2.5 out of 5
Director: Danny Devito
Danny Devito’s short film is undoubtedly a feelgood audience charmer. The late David Margulies plays Ralph, a foul-mouthed old man living in an assisted living facility. He’s visited by his granddaughter, but then gets a big surprise when his lover Jackie (Devito) turns up, who’s stuck in a wheelchair after breaking his hip.
As you’d expect from a Hollywood comedy veteran, Devito uses humour and fun to pull the audience in, while making subtle points about the difficulties of aging – not least that despite being together for years, the two lovers have been split up and are in different facilities. It’s not a ‘great’ film, but purely in terms of the feelgood factor and providing laughs, it’s a real winner.
4 out of 5
Director: Uriya Hertz
Jerusalem Yeshiva student Gadi is uncertain about something. He’s been seeing a girl and people, including his rabbi, Michael, have mentioned marriage. However, Gadi has a secret. When he shares this with Michael, it causes the rabbi to question the choices he’s made in his own life, and whether he should advise Gadi to marry his girlfriend or not.
The Rabbi is another of this year’s Iris Prize shorts that many would have been happy to see win. It certainly provokes a response, creating a great sense of tension amongst all the characters, and the feeling that a small tragedy has already happened and may be about to repeat itself. Thankfully it doesn’t get too melodramatic about it, instead earning its impactful moments – most notably an awkwardly long hug. However, while a good film, it’s also feels like it’s slightly old hat, with only the way it handles its ideas about internalised homophobia passing itself down generations feeling fresh. With the themes it takes on, I couldn’t help feel it seemed to think it had completed a full sentence about them, when it had actually only uttered the first few words.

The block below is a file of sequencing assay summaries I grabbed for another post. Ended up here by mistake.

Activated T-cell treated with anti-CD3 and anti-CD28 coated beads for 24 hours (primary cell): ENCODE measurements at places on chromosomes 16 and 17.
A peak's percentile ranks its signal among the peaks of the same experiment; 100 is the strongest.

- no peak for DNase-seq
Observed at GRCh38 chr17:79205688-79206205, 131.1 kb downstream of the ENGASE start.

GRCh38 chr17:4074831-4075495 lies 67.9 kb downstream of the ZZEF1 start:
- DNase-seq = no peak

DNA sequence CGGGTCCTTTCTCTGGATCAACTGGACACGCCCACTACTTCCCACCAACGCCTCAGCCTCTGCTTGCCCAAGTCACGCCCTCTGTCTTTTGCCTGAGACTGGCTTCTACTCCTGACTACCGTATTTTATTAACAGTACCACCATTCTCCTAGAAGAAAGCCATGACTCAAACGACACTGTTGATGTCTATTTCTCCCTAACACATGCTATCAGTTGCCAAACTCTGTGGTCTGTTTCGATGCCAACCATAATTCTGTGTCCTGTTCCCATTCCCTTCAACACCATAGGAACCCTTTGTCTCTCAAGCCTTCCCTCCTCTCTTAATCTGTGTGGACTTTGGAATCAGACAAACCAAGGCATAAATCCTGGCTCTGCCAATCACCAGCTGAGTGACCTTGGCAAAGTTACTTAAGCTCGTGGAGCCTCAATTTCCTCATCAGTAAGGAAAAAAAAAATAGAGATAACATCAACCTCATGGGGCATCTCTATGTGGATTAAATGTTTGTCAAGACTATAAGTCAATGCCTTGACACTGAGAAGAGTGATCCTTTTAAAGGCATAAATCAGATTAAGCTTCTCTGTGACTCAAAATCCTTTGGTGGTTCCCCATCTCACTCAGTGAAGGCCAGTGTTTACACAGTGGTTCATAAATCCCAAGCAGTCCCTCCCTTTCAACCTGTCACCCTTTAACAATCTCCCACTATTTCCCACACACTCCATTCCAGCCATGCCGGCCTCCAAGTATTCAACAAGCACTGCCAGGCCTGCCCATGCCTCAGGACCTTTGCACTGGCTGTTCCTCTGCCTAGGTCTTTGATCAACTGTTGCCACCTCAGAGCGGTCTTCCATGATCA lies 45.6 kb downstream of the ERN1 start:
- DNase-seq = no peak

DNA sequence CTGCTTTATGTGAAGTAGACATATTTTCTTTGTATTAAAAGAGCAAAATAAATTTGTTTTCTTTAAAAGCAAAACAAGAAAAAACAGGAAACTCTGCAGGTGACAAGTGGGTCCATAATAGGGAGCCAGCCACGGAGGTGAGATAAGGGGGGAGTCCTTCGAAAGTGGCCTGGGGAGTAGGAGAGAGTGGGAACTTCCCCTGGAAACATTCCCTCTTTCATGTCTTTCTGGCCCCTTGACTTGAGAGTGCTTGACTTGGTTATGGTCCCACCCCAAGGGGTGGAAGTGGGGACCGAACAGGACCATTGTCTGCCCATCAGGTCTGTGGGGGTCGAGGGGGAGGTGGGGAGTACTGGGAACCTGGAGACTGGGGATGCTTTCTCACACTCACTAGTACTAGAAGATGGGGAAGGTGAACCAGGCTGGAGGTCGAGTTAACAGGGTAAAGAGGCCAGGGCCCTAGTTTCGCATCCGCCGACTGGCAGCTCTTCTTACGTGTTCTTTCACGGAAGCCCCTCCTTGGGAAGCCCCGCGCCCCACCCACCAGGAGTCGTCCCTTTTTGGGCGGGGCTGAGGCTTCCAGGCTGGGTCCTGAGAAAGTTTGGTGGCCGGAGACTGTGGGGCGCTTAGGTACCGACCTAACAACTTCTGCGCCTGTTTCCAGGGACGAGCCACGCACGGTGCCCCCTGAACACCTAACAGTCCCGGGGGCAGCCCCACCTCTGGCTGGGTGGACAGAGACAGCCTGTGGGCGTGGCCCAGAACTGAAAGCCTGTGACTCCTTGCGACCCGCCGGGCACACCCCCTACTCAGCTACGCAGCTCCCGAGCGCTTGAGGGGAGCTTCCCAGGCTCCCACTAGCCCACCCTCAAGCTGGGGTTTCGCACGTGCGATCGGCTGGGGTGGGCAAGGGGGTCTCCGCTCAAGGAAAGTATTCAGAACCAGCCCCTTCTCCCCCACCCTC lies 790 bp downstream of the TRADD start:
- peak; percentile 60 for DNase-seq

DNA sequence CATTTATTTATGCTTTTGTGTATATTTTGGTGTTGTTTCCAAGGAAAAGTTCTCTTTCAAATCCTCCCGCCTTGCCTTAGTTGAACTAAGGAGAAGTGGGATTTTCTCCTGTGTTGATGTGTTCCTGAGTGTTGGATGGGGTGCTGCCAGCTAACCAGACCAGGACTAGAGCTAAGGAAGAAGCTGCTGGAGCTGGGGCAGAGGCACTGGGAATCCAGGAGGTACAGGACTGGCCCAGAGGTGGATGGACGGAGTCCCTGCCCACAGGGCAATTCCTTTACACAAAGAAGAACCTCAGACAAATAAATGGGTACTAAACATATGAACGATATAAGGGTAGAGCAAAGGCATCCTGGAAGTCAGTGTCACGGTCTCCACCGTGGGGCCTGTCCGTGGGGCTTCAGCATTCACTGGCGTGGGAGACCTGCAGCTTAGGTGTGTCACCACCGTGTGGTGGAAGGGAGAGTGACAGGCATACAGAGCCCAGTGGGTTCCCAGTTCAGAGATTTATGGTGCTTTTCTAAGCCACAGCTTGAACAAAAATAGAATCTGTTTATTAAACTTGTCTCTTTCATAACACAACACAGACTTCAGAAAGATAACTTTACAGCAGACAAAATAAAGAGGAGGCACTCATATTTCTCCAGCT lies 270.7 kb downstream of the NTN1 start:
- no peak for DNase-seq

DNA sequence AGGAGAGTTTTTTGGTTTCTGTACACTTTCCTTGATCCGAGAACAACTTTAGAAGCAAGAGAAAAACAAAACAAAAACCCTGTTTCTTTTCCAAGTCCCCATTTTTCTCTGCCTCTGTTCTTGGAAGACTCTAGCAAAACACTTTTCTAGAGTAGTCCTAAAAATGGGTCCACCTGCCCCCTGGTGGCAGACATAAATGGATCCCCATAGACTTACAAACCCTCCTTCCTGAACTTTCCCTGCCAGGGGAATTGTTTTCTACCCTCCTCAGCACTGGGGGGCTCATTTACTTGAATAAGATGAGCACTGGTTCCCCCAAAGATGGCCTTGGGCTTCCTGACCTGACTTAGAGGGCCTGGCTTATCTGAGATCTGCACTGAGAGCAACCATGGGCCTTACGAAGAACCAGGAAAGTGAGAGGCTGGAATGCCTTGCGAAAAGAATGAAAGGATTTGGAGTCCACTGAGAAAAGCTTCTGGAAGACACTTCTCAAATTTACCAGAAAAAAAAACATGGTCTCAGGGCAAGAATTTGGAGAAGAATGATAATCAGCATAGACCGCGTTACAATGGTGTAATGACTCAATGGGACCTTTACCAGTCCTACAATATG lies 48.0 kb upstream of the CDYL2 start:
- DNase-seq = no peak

3.5 out of 5
Odd Job Man
Director: Marianne Blicher
Iris Prize Special Commendation
Poul is heading into older middle-age when his already rather grey and dull life falls to bits – he loses his job and his wife leaves him. On a whim he knocks on the door of a show-bar, where he’s noticed they’re looking for an odd job man. This leads him into a world of drag queens, which offers unexpected sights, the chance to be a hero and perhaps even the opportunity to fulfil his dream of singing – even if he would have to do it in a dress.
To be honest, many of the individual ideas and situations in Odd Job Man have been seen before, but they’ve been brought together here to create something beautifully formed and complete. It has wit and heart, as well as a wonderful central performance from Peder Holm Johansen as Poul, who brings real soul to a grey man given the chance to live life in colour. It’s also one of the few shorts that genuinely feels like it was made from a post-gay perspective, which is interesting in itself.
4.5 out of 5
Director: Bendon McDonall
A man travels to see his old friend after hearing that he’s very ill. Together they travel to the mighty dam that they once helped to build and which helped cement their friendship half a century before. It may also be the place they finally have to resolve their feelings for one another, or else know that nothing will ever be said.
There’s a fine balance between making a film that speaks to big ideas and will move an audience emotionally, and one which feels like its been contrived to do that and is verging on being manipulative. While its heart is on the right place, and there are some nice ideas about aging, the remembrance of youth and it never being too late to overcome our limitations, it can’t escape the sense that’s it’s slightly pandering to the audience, rather than getting to a broader truth. It is a good watch though.
3.5 out of 5